14 Aug. A media perspective – more specifically camera perspective to our moral policing, self styled cultural hawks in India and very specially in Mangalore. It’s once again from Deccan Herald.
This also gives a list of acts of hooliganism on girls and youngsters in our free-land!
The camera is an intrusive weapon. In its basic form it merely registers an event. But in the hands of a television reporter, it can assume various avatars. It can inspire and motivate, it can incite and turn a bystander into a villain or a hero.
In all its roles, the camera takes advantage of a basic human frailty: the desire and need to be preserved for eternity. It is this search for preservation that has made the camera (or the printed word, to a lesser degree ) assume a power and weight, far beyond its ethical role or function.
So in the darkness of a Guwahati night, or within the confines of a Mangalore Homestay ,the very sight of a camera prompted and encouraged some thugs to preserve their hellish act of molesting girls, in video format.
Nothing else mattered to them. Seeing the camera whirring nearby, they laughed, mocked, molested and brutalised girls, in the name of great Indian moral code. We do not know if the cameramen in the twin incidents were the instigators of the ghastly crime but we do know that their presence prolonged the humiliation women suffered in both cities. Should the cameramen have played citizen, instead of turning it into a public spectacle ?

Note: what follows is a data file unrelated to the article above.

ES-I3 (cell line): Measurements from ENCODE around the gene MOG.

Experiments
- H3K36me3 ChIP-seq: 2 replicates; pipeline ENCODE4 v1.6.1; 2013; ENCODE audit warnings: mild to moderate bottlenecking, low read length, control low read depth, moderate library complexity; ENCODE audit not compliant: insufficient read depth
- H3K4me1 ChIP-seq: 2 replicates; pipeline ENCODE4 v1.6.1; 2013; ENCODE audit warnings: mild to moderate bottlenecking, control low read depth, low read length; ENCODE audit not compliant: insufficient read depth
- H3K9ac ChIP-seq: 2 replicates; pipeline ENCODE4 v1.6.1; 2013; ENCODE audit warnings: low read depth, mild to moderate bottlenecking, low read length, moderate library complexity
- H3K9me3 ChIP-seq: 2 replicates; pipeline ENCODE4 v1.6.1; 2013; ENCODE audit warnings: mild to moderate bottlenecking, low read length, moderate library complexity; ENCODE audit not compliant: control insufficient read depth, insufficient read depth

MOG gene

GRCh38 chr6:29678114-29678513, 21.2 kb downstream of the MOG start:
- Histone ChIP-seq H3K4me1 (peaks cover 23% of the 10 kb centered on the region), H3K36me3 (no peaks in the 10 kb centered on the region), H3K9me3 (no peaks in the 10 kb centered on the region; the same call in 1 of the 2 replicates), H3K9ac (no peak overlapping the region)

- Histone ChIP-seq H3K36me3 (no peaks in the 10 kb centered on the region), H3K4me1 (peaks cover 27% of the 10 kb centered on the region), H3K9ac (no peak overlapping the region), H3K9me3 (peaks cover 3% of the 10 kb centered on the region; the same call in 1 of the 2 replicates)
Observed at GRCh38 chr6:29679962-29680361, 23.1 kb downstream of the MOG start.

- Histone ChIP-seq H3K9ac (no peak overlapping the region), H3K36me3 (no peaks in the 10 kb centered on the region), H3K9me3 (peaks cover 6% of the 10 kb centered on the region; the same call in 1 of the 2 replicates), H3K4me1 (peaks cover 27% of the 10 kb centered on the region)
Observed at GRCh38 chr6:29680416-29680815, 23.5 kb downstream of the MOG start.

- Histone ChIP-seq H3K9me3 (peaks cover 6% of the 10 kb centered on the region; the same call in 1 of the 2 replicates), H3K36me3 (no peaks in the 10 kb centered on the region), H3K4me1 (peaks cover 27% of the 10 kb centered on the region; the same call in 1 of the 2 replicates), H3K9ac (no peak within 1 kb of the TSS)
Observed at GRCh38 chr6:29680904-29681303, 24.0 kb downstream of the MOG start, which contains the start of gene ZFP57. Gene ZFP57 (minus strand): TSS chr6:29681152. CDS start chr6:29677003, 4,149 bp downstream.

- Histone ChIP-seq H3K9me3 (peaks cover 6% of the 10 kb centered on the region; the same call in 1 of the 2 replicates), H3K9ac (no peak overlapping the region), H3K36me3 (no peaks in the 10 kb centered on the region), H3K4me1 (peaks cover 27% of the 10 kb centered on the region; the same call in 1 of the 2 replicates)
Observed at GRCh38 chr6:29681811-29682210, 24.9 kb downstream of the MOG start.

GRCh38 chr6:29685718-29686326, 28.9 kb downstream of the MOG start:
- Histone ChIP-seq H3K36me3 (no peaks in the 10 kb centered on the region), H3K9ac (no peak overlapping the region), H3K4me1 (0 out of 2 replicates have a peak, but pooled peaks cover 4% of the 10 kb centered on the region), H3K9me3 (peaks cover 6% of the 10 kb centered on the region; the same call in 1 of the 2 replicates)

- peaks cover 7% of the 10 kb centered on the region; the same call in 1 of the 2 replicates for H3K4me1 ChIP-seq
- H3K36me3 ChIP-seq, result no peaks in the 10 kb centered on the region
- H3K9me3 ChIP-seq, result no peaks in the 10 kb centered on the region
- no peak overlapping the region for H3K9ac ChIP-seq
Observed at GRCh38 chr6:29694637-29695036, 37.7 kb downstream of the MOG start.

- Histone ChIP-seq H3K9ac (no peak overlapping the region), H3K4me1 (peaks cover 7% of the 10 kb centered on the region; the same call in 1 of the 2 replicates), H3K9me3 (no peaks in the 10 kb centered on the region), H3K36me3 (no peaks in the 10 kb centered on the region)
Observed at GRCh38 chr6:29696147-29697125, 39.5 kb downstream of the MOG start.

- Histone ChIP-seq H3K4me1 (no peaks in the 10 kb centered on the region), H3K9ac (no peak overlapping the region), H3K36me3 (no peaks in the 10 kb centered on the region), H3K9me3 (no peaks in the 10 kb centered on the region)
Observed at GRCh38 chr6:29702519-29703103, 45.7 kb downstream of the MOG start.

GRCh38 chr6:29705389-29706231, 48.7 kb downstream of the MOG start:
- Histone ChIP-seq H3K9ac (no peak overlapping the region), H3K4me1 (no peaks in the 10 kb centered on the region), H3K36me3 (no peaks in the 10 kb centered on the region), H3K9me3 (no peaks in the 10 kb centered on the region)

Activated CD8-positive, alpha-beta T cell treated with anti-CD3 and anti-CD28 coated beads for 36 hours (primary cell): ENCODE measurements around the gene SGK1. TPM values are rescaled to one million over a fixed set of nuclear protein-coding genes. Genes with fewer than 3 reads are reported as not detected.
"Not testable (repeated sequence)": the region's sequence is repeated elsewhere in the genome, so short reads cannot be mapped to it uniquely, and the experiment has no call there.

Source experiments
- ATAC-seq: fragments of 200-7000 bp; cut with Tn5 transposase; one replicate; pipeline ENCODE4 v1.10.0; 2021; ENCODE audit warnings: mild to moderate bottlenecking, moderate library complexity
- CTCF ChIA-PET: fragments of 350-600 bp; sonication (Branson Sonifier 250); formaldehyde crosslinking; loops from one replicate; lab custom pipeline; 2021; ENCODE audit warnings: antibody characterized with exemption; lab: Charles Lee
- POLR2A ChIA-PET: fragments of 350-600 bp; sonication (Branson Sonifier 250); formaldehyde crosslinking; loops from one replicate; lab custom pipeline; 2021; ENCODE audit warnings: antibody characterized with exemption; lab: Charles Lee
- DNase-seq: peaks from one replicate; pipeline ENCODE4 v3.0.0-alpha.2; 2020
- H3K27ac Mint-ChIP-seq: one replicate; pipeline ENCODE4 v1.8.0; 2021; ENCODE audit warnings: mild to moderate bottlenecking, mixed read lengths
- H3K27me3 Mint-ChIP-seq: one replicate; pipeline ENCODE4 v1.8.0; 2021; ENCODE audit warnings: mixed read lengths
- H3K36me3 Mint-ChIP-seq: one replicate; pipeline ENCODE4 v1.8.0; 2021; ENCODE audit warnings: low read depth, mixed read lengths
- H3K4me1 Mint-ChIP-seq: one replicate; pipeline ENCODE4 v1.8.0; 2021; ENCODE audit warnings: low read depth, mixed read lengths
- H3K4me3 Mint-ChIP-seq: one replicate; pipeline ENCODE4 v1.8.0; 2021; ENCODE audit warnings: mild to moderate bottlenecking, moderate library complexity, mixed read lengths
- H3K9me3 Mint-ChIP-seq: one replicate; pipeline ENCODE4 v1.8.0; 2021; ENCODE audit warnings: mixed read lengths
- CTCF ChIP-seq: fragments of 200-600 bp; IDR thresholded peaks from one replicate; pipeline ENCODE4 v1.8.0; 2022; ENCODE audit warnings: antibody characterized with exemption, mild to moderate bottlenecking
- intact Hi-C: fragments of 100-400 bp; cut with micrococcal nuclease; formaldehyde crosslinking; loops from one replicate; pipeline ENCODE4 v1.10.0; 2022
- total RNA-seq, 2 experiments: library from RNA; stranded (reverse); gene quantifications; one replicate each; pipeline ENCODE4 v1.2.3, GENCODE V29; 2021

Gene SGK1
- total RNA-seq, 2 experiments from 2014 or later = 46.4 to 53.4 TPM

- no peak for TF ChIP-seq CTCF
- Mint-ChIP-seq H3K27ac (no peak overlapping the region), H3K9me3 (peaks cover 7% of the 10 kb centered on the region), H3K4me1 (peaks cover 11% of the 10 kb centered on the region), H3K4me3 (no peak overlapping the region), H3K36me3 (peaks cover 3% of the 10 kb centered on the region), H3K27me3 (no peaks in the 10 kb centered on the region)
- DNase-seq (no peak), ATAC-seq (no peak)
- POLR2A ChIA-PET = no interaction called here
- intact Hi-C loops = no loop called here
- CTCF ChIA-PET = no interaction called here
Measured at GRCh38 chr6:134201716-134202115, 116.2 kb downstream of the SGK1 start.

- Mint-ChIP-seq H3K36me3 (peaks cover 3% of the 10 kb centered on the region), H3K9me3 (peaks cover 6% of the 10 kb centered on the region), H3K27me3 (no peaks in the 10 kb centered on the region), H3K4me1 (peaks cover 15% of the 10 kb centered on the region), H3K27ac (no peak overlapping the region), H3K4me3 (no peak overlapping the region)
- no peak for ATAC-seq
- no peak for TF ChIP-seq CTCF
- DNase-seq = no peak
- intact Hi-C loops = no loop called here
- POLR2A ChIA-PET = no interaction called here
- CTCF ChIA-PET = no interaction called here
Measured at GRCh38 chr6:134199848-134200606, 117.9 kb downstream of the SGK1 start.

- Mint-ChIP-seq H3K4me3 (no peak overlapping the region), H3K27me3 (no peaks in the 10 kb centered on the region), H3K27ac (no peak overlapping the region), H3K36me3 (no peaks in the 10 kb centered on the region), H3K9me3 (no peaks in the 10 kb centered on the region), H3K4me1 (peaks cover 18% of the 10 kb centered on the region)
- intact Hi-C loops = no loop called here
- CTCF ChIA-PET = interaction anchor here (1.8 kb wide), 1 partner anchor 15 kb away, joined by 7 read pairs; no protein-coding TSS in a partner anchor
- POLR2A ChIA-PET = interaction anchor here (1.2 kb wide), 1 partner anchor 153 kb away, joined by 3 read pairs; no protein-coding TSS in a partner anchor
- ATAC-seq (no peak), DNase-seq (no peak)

Love for visuals
In today’s India the camera is the media. We love to see, rather than read. A molestation reported in a single column holds no gravitas for us. We are not shamed by it. But a clip on YouTube? It guarantees a million hits.
The camera, also leads the fight against corruption (sting operations). It instigates revolts against constitutionally elected governments (the Anna movement). It sets agendas, records moments of glory (sporting spectacles) and canonises spurious godmen (Baba Ramdev), apart from being a sort of national wailing wall where everyone comes and pours out their anger. With such immense power over a whole population, the camera has changed everything we know and transformed the way we react.
So has the camera become the final arguer and arbiter? Apparently it has. But what about the time honoured values of factual and faithful reporting? Does the camera have a social role to perform? In real terms, it is a perceptive voyeur of events that are happening around it. It does not have the arsenal to solve social issues, it has no solutions for national ailments, no weapon to immobilise hooligans, and yet, it must draw the line between reporting reality and creating it.
That is the danger we face from the camera today. It must, therefore, go back to its role as observer and reporter and never assume the role of instigator, creator and arbiter. If it fails to do so, it will completely erode it’s credibility and raise questions about its relevance.
Crime and punishment